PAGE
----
I'm working on a machine learning project to find particular key points in images. To do this, I'm using a U-net like architecture and treating it as a regression problem to produce a heat-map of centroids. This generally works well, and this model is capable of fitting my training data.

I'm trying to be disciplined and use best practices here, so I began by curating a dataset of 100 random images, and then split 15 out for final model evaluation. The other 85 images I use for training (and further split into train/dev to evaluate hyperparameters). I'm now at the point where I have the best model I have according to train/dev cross-validation, so I now evaluate it on my final test set. The performance is OK - when I train and take the best epoch, I have a recall of 100% on my training set, but only about 82% on my validation set (using early stopping).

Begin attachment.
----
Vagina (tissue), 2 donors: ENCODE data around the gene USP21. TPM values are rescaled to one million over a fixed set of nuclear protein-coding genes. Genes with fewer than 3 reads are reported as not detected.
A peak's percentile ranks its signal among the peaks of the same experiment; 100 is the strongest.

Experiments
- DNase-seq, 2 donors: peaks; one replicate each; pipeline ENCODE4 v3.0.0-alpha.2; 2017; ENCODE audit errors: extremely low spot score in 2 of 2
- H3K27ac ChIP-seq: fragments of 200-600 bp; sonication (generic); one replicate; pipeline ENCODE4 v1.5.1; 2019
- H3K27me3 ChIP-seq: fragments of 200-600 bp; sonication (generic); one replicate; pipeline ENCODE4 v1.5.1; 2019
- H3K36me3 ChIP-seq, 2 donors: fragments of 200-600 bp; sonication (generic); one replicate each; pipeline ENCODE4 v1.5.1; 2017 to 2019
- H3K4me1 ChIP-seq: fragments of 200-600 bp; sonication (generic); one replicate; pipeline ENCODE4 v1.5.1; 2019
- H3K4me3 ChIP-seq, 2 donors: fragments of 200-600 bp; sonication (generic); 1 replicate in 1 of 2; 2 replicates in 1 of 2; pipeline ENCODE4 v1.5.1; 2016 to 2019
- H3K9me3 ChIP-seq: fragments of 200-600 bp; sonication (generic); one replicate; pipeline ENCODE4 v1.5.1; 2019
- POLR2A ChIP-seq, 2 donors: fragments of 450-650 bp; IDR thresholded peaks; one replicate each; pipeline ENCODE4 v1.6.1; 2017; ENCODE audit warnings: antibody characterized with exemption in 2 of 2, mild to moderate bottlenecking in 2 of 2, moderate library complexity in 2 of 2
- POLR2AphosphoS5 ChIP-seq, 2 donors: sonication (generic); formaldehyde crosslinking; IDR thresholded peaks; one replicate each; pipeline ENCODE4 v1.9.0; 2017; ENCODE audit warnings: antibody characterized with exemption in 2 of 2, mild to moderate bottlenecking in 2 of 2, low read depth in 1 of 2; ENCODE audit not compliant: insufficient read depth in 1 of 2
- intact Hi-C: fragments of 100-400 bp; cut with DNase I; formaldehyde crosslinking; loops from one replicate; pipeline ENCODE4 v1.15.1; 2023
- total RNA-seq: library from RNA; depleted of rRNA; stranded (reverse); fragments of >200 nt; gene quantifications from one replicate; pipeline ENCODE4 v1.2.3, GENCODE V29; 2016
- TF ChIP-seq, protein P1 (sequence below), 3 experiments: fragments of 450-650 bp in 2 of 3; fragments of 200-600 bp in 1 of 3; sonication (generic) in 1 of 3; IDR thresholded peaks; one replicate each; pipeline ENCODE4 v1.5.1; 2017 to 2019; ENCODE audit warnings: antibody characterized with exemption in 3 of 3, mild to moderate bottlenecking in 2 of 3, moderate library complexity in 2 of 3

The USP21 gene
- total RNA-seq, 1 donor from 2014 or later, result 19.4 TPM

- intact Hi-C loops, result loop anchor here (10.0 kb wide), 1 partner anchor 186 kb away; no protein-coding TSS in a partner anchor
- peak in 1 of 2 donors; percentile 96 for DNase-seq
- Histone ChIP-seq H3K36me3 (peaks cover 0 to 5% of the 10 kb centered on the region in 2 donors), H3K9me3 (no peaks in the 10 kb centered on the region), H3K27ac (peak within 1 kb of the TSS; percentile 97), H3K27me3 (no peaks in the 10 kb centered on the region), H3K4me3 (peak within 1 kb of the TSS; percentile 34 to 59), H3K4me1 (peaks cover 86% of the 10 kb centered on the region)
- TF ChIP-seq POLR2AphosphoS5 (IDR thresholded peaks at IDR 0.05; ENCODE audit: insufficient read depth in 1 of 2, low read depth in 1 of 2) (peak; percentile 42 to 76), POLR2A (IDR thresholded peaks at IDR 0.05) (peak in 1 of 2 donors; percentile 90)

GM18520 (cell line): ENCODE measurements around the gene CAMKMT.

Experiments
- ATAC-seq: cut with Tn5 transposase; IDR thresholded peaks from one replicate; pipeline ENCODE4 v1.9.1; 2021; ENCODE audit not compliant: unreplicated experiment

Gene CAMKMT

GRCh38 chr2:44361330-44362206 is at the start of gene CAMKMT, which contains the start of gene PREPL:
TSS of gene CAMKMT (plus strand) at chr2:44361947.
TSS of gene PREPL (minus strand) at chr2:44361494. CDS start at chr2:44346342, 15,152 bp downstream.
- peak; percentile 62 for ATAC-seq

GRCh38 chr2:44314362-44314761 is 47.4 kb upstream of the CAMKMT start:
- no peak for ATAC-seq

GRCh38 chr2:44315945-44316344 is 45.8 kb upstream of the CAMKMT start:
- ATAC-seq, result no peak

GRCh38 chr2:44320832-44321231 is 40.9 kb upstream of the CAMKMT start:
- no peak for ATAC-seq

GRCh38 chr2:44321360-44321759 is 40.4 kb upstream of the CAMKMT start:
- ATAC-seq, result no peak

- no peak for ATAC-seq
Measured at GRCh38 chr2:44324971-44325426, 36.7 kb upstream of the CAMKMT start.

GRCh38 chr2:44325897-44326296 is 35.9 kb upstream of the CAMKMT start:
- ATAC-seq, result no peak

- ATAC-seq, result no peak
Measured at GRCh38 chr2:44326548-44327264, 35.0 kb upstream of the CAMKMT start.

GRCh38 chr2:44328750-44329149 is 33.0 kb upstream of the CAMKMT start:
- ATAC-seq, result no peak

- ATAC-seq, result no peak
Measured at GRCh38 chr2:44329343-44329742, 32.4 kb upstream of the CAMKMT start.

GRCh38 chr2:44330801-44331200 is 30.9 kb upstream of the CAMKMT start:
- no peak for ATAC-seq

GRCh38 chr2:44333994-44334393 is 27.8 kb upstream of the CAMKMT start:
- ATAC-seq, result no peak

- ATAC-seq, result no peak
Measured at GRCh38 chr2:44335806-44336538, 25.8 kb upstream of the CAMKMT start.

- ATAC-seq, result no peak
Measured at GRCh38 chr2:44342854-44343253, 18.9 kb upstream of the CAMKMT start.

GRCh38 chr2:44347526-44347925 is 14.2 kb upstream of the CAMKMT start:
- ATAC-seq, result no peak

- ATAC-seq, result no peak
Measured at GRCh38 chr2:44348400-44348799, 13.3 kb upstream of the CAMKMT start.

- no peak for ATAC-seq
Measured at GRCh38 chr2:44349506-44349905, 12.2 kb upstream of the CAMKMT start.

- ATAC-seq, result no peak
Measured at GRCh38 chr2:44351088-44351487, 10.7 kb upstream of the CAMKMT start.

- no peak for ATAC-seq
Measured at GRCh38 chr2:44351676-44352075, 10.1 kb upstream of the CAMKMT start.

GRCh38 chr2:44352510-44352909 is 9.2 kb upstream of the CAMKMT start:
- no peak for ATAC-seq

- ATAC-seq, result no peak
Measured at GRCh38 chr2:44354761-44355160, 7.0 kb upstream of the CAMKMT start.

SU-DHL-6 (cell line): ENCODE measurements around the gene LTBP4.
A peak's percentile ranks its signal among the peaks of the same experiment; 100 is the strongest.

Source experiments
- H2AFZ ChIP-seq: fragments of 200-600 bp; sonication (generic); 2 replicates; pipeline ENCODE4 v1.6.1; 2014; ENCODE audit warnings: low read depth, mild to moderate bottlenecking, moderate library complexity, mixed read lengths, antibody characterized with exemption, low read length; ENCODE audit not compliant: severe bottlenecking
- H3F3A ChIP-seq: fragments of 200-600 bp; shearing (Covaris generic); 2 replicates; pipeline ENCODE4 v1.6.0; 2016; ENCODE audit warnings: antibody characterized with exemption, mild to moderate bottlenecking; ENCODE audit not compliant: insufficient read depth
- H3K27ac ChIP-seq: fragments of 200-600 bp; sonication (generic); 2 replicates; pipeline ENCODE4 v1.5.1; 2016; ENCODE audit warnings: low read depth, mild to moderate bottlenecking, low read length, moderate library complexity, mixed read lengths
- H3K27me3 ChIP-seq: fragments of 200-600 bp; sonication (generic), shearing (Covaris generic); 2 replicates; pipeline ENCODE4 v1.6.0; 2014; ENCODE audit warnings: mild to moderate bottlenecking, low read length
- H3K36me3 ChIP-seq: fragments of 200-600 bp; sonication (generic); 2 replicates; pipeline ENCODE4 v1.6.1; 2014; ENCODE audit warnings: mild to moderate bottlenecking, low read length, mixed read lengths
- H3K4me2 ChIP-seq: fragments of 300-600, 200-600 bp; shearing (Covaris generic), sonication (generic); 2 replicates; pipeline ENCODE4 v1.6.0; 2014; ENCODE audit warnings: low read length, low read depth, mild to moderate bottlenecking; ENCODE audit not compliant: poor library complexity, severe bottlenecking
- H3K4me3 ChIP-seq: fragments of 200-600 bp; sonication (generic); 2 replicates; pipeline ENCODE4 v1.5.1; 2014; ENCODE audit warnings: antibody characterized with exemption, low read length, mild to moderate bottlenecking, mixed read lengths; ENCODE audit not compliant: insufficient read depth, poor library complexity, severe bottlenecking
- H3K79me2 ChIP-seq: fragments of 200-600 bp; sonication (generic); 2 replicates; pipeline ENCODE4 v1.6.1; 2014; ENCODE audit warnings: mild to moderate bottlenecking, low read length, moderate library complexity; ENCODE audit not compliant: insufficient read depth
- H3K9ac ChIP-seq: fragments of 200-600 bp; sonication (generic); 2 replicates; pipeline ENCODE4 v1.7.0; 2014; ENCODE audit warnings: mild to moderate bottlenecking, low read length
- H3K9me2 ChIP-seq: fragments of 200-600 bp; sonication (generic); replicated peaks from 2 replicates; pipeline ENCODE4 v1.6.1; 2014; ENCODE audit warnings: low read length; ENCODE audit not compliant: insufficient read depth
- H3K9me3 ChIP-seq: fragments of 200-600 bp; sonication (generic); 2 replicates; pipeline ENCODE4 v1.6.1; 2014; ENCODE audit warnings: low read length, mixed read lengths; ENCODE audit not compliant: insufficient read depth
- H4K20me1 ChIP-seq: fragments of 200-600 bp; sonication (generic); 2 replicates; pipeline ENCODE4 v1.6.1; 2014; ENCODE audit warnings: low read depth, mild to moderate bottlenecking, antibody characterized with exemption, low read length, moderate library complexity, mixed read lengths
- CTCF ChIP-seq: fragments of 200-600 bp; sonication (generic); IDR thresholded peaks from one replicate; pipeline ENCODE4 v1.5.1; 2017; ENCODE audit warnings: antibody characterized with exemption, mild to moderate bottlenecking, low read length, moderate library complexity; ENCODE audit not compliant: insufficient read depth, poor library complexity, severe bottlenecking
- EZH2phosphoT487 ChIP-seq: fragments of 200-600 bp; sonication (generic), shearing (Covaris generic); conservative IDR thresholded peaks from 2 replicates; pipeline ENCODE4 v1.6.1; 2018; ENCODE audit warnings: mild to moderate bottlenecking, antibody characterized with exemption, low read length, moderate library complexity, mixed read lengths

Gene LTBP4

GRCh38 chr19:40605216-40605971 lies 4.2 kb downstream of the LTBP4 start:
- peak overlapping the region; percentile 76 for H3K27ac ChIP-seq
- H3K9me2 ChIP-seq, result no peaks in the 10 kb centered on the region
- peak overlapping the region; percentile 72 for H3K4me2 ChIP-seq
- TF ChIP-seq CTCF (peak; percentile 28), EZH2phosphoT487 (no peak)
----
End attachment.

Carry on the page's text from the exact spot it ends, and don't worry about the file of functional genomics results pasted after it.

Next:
OK, but not great, and obviously I'd like my model to generalise better. At this point my feeling is training on just 85 images isn't enough, and this model would perform better with more data. I've got tens of thousands of images, but I'm only working with 100 as labelling is fairly labour intensive. I don't plan to cherry-pick the images or inspect what's in my test set, but I would be continuing to add images until my test recall approaches 100%.

My question is: is it sound to simply add more images to my training set, or would this count as fitting to my test set? If it's unsound, what's the better option - should I grow my set of images (e.g., add another 100 images) and then attain another random split with a different seed?


1 Answer 1


As long as you test your model on unseen data, you are free to add as much training data as you like.

Keep in mind that random chance might lead to good test performance if you often train your model and reevaluate. So you might want to evaluate your final model on an additonal different test set and check if the performance does not drop too much in comparison to the other test set. Or you might choose a test set that is large enough such that good test performance by random chance is higly unlikely. The size if this set depends on how often you evaluate your model on this data.


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